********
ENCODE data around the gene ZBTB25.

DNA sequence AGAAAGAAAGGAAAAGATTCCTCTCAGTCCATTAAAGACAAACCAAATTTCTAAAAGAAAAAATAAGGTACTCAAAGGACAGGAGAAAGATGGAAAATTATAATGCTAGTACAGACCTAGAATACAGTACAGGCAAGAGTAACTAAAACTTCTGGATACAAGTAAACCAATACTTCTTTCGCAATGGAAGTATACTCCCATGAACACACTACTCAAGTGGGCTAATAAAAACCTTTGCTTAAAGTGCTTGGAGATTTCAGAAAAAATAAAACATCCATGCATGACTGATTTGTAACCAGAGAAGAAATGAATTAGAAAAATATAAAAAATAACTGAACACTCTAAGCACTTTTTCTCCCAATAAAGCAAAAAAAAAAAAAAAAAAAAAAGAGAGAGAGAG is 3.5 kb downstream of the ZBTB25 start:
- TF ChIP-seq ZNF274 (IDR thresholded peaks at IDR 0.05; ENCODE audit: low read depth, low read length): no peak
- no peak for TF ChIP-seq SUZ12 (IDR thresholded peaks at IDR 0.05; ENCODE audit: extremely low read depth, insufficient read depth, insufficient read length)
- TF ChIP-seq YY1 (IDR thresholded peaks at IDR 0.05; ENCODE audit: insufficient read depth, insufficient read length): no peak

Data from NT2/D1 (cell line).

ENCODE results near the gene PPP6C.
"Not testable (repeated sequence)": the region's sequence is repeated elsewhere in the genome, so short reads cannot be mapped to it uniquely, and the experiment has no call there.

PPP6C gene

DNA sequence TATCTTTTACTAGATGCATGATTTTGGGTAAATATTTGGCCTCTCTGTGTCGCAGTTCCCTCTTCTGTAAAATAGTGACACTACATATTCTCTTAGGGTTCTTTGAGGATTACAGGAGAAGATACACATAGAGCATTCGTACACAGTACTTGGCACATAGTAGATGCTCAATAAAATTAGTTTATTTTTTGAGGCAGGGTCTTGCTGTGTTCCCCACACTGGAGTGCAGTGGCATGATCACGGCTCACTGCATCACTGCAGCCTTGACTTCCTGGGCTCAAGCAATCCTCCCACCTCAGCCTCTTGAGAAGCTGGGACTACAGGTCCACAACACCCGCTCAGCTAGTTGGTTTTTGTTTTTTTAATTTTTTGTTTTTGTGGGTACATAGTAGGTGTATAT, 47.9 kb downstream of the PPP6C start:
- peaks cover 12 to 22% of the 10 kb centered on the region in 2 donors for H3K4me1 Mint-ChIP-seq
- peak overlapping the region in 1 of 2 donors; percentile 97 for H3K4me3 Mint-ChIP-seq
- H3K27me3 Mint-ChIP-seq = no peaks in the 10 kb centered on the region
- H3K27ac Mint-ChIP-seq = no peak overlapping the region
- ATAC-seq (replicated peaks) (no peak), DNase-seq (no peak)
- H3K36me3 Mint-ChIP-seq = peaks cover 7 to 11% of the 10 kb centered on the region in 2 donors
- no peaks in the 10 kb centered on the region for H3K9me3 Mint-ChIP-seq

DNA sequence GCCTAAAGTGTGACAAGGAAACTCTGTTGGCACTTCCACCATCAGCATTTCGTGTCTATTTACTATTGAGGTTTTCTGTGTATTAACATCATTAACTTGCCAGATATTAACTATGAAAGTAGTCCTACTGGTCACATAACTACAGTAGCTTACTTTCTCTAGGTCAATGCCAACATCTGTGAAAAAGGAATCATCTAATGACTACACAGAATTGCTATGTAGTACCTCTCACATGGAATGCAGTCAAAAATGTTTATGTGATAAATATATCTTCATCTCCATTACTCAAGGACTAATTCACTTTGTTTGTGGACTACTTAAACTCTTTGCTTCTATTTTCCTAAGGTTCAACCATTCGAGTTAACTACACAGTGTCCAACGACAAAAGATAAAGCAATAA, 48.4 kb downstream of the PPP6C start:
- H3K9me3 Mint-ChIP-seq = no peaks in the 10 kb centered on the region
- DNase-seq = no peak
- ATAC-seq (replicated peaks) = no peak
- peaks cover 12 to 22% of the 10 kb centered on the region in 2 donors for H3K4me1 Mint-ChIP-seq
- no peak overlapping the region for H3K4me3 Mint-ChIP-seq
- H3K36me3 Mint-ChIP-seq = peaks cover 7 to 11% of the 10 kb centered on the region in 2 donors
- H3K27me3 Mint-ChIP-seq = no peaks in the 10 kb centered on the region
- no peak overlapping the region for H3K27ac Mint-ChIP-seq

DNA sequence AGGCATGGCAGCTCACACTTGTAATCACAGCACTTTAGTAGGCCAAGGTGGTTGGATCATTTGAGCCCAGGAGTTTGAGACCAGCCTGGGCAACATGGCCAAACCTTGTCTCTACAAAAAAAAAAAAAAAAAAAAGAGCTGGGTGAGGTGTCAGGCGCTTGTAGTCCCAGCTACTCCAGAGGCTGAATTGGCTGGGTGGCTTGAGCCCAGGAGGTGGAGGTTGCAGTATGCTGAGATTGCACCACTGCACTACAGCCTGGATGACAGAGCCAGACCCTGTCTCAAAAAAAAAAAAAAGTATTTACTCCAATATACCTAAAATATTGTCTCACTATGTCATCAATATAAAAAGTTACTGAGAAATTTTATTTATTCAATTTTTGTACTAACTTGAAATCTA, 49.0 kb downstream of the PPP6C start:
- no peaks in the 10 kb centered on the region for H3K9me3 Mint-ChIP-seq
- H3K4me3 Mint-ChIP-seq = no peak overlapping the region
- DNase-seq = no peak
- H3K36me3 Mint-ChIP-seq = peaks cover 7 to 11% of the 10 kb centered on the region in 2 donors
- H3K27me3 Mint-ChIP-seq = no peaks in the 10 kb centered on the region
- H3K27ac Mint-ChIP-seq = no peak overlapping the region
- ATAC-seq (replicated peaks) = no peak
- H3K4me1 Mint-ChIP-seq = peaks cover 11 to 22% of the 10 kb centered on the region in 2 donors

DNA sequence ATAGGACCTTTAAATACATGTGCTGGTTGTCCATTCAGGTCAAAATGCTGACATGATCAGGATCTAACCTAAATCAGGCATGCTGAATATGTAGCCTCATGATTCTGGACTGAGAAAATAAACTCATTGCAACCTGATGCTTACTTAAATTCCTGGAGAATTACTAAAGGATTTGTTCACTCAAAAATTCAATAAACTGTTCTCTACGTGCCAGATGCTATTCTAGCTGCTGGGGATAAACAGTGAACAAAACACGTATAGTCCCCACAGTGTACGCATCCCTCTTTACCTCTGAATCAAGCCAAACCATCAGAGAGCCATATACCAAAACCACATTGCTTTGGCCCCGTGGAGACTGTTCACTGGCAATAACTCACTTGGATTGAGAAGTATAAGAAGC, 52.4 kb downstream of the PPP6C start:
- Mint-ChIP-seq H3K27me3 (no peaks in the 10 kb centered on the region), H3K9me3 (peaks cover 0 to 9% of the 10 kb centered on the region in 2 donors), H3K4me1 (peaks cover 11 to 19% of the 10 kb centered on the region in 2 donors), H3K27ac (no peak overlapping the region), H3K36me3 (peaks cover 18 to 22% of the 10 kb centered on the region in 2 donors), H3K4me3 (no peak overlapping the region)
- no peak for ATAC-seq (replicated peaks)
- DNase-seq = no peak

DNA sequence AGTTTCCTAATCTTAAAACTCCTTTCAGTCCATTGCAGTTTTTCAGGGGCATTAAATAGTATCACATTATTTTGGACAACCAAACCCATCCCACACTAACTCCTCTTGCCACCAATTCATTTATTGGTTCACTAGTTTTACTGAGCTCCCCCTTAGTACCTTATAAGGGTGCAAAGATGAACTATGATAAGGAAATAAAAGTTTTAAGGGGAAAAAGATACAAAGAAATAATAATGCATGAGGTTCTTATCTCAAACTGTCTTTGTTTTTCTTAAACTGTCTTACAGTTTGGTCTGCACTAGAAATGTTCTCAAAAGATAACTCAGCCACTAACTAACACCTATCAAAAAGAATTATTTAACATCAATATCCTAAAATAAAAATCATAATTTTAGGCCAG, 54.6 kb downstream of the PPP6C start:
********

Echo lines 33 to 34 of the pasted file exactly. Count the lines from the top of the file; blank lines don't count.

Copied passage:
- H3K27ac Mint-ChIP-seq = no peak overlapping the region
- ATAC-seq (replicated peaks) = no peak